```

Note that the slope is the same for the two groups.

To see a different slope for the two groups, we have to ask the model to permit such a thing:

`D ~ 1 + A + G + A:G`

```
mod = lm(time ~ 1 + year + sex + year:sex, data = swim)
xyplot(time + fitted(mod) ~ year, data = swim)
```

With `lm()`

, you can add in lots of variables and keep the confidence intervals small — there aren't so many “groups”. What's difficult is that the idea of “group” breaks down. So we'll have to learn to interpret the language of linear models.

Outline the used car project and show some data from http://www.cars.com. Perhaps MINI Coopers.

Get students to form groups right now, oriented around different kinds of cars. They should make a Google Spreadsheet and share it with all the other members of their group.

The **modelling process**, in this framework, is

- Choose the response variable, based on the motivation you have for constructing your model.
- Pick explanatory variables
- Decide which terms to construct from the explanatory variables.
- Fit the model — this is automatic, given (3) and the data.
- Interpret the model, including consideration of the residuals. We'll spend a lot of time on this in the second half of the course.
- Perhaps modify the model based on the information in (5) and go back to step (2). There may be many iterations of this.
- Interpret the model in terms of the scientific or policy questions of interest. This may also involve iterating back to steps (1) or (2)

Right now, we are going to focus on step (3). For now, we'll pretend that (1) and (2) are obvious — but (2) especially can involve considerable nuance and debate. We'll also spend a bit of time on the techniques used in (7).

Reminder of what “heuristic” means and why heuristics are useful.

Possible definition “Computing a solution by rules that are loosely defined.”

From Wikipedia:

Heuristic refers to experience-based techniques for problem solving, learning, and discovery. Where an exhaustive search is impractical, heuristic methods are used to speed up the process of finding a satisfactory solution. Examples of this method include using a rule of thumb, an educated guess, an intuitive judgment, or common sense.

In more precise terms, heuristics are strategies using readily accessible, though loosely applicable, information to control problem solving in human beings and machines.

We use heuristics to provide guidance and a ready way to move forward, while allowing room for judgment.

Back in *Applied Calculus*, we introduced a heuristic for including terms in a polynomial model.

- intercept and main effects: always
- quadratic terms (a particular type of transformation term): if we have a local, internal extremum.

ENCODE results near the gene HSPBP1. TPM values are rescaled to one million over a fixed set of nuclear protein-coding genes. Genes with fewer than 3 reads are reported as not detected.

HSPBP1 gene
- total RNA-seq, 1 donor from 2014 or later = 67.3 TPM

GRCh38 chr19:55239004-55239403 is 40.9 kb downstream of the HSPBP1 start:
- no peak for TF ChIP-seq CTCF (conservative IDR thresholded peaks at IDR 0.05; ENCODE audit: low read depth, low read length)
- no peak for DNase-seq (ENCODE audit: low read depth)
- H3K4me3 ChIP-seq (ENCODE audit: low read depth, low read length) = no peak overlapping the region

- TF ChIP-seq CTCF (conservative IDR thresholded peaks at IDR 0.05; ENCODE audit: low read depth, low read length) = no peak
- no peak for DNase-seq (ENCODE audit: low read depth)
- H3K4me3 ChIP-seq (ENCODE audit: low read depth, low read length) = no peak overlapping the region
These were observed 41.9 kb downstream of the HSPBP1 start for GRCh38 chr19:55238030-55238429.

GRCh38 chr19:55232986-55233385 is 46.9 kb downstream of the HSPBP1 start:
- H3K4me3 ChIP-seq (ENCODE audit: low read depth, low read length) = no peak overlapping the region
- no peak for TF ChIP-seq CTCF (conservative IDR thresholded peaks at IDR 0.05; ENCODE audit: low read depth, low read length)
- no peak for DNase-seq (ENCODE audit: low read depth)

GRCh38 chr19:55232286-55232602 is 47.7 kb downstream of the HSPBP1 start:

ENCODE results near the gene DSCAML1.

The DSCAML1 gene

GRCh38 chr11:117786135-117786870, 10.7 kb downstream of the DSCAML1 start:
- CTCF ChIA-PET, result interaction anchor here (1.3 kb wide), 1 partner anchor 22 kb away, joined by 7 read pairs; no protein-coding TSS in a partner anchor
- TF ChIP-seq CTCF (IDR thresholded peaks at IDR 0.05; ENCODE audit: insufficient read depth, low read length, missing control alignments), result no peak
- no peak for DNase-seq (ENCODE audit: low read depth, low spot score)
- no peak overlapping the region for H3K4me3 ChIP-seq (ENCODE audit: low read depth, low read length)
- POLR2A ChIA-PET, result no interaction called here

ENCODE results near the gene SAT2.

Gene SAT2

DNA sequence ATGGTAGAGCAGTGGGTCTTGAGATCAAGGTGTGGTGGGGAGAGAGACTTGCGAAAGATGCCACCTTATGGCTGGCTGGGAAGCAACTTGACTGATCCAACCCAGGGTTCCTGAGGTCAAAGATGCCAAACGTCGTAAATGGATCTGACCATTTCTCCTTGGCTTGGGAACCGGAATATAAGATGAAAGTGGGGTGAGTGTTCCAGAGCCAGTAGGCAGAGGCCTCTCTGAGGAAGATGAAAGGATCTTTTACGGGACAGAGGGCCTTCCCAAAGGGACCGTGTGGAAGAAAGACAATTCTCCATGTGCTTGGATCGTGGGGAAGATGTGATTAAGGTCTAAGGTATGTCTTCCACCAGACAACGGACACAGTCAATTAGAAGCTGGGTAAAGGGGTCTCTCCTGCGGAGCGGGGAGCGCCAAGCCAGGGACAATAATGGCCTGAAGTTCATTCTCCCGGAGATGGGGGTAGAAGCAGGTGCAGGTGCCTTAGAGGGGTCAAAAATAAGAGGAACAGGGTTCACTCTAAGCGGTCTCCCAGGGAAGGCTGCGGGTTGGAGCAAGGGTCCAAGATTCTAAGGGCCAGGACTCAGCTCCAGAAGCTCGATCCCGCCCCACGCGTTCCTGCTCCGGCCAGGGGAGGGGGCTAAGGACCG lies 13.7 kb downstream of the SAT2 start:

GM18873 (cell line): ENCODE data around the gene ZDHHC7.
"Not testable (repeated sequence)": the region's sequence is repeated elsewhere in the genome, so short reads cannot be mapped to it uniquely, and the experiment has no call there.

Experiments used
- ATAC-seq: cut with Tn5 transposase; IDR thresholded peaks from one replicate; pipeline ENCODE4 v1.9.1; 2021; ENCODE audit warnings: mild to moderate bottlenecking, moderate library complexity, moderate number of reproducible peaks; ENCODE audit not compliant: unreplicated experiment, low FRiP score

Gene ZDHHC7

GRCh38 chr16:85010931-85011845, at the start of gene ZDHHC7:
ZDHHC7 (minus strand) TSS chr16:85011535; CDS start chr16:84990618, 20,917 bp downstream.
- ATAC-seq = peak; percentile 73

- interaction term: if the effect of one input depends on the value of the other input.

That heuristic is still valid. In statistics, we'll be able to introduce another heuristic, based on the amount of evidence we have in the data to support the inclusion of any particular term. We won't be able to introduce this for a few weeks.

At the very end of the course, we'll introduce still another heuristic, based on the connections between variables in our theory of how the system we are modeling works.

Since we're trying to account for variation in the response variable, it's helpful to have a way to quantify how much variation we have accounted for. The quantity called “R-squared” — \( R^2 \), officially “the coefficient of determination” although hardly anyone uses that name — is a standard way to do this. Briefly, \( R^2 \) is the fraction of variance in the response variable that is “captured” by the model. It is always between 0 (didn't capture any) and 1 (got it all!).

Visual choice of model terms

Instructions are given here (These have to be reformatted as a handout and as an instructor's guide.)

The only substantive differences is in the way the software is loaded:

```
fetchData("mLM.R")
```

```
## Retrieving from http://www.mosaic-web.org/go/datasets/mLM.R
```

```
## [1] TRUE
```

The program itself is called `mLM()`

(not `lm.select.terms()`

)

Fit some models and work students through the calculations. The `makeFun()`

function can help in this.

A suggested style for a calculation:

```
mod = lm(wage ~ sex + age, data = CPS85)
coef(mod)
```

```
## (Intercept) sexM age
## 4.65425 2.27469 0.08522
```

What is the wage for a female of age 40? A male of age 30? Work through the arithmetic “by hand”.

```
4.65 + 0 * 2.274 + 40 * 0.0852 # for the 40-year old female
```

```
## [1] 8.058
```

```
4.65 + 1 * 2.274 + 30 * 0.0852 # for the 30-year old male
```

```
## [1] 9.48
```

You can also turn the model information into a mathematical function:

```
f = makeFun(mod)
f(sex = "F", age = 40)
```

```
## 1
## 8.063
```

```
f(sex = "M", age = 30)
```

```
## 1
## 9.485
```

Other settings:

- Natural gas usage by average temperature in
`utilities.csv`

- … more …